Offshore Mayotte volcanic plumbing revealed by local passive tomography

Type Article
Date 2021-12
Language English
Author(s) Foix OceaneORCID1, Aiken ChastityORCID1, Saurel Jean-Marie2, Feuillet Nathalie2, Jorry StephanORCID1, Rinnert EmmanuelORCID1, Thinon Isabelle3, Mayobs/revosima Seismology Team
Affiliation(s) 1 : IFREMER, Unité Géosciences Marines, Technopole La Pointe du Diable, 29280 Plouzané, France
2 : Université de Paris, Institut de physique du globe de Paris, CNRS, F-75005 Paris, France
3 : BRGM-French Geological Survey, DGR/GBS, F-45060 Orléans, France
Source Journal Of Volcanology And Geothermal Research (0377-0273) (Elsevier BV), 2021-12 , Vol. 420 , P. 107395 (14p.)
DOI 10.1016/j.jvolgeores.2021.107395
WOS© Times Cited 2
Keyword(s) Earthquake tomography, Active volcano, Volcano seismology, Magma chamber, Comoros archipelago, Indian Ocean
Abstract

A new submarine volcano has been discovered offshore Mayotte, a part of the Comoros volcanic archipelago located between Africa and Madagascar. The edifice arose from the sea-floor following a seismo-volcanic crisis that started in May 2018. This seismo-volcanic activity highlights very deep magma reservoirs and dykes in the East Mayotte volcanic system. Since the crisis, the region has experienced >2000 earthquakes with magnitude ≥3.5 and activity continues today (August 17, 2021). The earthquakes are unusually deep and distributed into two swarms: one 5–15 km east of Petite-Terre at 25–55 km depth and a second 25 km away at 30–50 km depth. Significant subsidence of Mayotte to the East has been assigned to the drainage of a deep magma chamber, inferred to be located 30 km from the coast. However, at present, the earthquake locations and geodetic observations have not been sufficient to image entirely the structure of the volcanic plumbing system. In this study, we construct Vp, Vs, dVp, dVs and Vp/Vs 3D velocity models to assess the deeper structure of the young volcano plumbing system, offshore and East of Mayotte. Using >3000 earthquakes from an ongoing monitoring effort, and a 1D velocity model determined onboard, we jointly inverted for velocity structures, earthquake locations, origin times, and station corrections using LOTOS software. The calculated 3D velocity models highlight a complex volcanic system down to 40 km depth. Specifically, we image 3 interpreted reservoirs, more or less consolidated/old. The main reservoir is located at about 30 km depth and deeper, making it one of the deepest magmatic chamber imaged. The reservoirs are connected by several old crystallized conduits, whose existence could have been influenced by the presence of an old fracture zone, globally oriented N130°, due to a regional strike-slip motion of the lithosphere. Moreover, gas-saturated rock may be present below the currently degassing Horse Shoe structure. We were unable to image connections between the new volcanic edifice and reservoirs or conduits due to a lack of resolution in that part of the study area.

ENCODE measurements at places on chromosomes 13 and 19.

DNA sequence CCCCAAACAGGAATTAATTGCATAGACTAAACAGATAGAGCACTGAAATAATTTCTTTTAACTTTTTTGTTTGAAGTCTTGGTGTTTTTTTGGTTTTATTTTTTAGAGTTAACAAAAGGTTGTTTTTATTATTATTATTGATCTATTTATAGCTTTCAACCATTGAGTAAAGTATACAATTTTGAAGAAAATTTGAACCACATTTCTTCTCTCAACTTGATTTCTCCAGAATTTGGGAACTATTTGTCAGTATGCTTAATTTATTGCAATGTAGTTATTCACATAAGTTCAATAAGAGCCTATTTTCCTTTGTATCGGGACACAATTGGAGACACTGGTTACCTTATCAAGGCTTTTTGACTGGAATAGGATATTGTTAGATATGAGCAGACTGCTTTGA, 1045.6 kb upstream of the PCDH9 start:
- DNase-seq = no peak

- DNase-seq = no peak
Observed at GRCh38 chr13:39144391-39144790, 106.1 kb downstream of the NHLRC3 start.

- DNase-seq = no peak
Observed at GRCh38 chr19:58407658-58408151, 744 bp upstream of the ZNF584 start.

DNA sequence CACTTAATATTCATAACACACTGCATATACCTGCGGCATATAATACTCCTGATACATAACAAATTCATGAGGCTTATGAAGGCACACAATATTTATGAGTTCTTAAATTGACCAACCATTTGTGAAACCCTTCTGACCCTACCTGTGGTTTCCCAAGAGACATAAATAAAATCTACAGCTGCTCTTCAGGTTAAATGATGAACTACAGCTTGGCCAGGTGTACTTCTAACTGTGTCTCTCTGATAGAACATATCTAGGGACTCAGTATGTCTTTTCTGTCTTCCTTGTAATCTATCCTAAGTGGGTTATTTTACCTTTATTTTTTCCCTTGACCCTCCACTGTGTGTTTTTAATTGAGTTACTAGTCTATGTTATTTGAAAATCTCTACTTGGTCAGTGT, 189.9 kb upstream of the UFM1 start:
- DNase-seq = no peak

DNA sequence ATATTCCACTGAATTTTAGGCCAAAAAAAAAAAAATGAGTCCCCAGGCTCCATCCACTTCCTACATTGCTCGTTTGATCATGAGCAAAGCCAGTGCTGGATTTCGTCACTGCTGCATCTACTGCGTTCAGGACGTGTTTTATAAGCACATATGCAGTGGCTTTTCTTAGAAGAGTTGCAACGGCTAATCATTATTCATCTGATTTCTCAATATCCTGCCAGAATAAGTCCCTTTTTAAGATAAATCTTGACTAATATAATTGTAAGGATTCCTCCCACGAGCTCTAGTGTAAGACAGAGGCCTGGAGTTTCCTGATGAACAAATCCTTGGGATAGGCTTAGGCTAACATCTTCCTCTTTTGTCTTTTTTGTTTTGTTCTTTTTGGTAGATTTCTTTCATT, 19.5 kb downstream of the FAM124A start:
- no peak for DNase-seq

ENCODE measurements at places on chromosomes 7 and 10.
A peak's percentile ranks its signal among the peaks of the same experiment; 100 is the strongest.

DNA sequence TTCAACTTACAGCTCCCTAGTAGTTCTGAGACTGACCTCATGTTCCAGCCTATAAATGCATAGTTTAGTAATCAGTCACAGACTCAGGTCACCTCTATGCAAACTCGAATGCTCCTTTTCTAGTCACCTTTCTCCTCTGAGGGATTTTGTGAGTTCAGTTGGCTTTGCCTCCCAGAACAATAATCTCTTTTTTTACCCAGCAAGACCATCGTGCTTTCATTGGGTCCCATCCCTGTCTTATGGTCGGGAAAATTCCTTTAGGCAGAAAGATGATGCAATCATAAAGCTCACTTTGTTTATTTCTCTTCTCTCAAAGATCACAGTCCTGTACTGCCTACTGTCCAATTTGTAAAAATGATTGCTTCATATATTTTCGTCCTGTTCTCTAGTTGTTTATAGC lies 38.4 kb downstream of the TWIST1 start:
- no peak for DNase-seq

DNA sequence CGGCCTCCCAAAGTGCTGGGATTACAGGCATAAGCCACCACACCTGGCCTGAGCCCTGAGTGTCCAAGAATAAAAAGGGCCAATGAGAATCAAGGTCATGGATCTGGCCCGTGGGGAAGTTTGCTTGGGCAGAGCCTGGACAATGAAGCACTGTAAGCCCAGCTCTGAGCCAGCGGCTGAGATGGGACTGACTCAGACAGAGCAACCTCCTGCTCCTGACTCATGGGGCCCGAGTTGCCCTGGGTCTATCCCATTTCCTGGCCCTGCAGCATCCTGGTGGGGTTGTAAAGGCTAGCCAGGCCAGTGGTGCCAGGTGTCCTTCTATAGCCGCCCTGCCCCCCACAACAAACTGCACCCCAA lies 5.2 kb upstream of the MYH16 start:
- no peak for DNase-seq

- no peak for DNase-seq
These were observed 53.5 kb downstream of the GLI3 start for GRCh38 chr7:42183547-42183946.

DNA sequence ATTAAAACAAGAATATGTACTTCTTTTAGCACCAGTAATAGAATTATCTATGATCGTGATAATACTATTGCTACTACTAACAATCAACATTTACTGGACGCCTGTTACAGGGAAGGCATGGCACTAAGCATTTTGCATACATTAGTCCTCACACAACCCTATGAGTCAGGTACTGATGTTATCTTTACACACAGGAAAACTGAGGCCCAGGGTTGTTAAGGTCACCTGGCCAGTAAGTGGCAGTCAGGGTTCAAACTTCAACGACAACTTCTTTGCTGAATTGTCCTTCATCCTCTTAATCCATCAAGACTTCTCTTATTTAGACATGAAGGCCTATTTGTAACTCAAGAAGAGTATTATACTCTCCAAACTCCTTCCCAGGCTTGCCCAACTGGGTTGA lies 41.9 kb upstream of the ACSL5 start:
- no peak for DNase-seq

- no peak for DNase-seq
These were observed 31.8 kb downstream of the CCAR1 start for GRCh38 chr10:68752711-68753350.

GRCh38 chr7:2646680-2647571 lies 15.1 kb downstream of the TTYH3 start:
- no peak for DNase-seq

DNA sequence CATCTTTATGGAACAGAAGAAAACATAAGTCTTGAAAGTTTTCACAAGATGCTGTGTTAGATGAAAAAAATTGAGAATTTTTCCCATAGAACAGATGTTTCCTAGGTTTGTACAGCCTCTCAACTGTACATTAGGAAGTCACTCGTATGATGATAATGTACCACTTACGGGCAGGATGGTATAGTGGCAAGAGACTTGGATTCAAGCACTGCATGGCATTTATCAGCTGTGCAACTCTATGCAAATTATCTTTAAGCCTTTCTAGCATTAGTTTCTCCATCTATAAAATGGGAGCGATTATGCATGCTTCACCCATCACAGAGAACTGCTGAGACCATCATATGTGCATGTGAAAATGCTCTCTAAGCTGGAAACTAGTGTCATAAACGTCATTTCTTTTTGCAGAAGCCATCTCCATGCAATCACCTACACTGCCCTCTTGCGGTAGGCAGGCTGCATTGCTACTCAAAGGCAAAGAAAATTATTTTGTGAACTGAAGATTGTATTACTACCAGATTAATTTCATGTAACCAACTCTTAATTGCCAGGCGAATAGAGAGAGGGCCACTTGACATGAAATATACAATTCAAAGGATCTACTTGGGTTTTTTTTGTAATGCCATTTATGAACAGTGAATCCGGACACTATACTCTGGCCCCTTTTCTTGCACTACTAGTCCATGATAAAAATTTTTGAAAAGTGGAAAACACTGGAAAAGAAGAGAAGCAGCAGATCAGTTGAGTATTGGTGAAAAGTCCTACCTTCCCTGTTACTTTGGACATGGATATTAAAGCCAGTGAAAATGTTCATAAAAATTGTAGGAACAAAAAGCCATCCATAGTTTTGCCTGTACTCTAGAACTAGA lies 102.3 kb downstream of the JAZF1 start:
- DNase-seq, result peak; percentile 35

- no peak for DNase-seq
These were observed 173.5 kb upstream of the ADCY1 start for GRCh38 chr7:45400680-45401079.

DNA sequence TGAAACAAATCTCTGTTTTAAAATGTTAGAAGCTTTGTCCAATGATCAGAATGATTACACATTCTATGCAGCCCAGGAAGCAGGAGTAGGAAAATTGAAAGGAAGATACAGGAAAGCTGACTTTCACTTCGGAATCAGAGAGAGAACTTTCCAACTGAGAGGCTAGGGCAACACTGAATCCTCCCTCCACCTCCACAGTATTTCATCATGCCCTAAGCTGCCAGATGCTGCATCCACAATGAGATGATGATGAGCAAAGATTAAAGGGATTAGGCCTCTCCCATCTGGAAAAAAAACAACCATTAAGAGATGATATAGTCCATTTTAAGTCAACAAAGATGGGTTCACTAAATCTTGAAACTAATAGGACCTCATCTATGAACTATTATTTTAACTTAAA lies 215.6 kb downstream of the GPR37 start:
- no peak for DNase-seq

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Foix Oceane, Aiken Chastity, Saurel Jean-Marie, Feuillet Nathalie, Jorry Stephan, Rinnert Emmanuel, Thinon Isabelle, Mayobs/revosima Seismology Team (2021). Offshore Mayotte volcanic plumbing revealed by local passive tomography. Journal Of Volcanology And Geothermal Research, 420, 107395 (14p.). Publisher's official version : https://doi.org/10.1016/j.jvolgeores.2021.107395 , Open Access version : https://archimer.ifremer.fr/doc/00725/83680/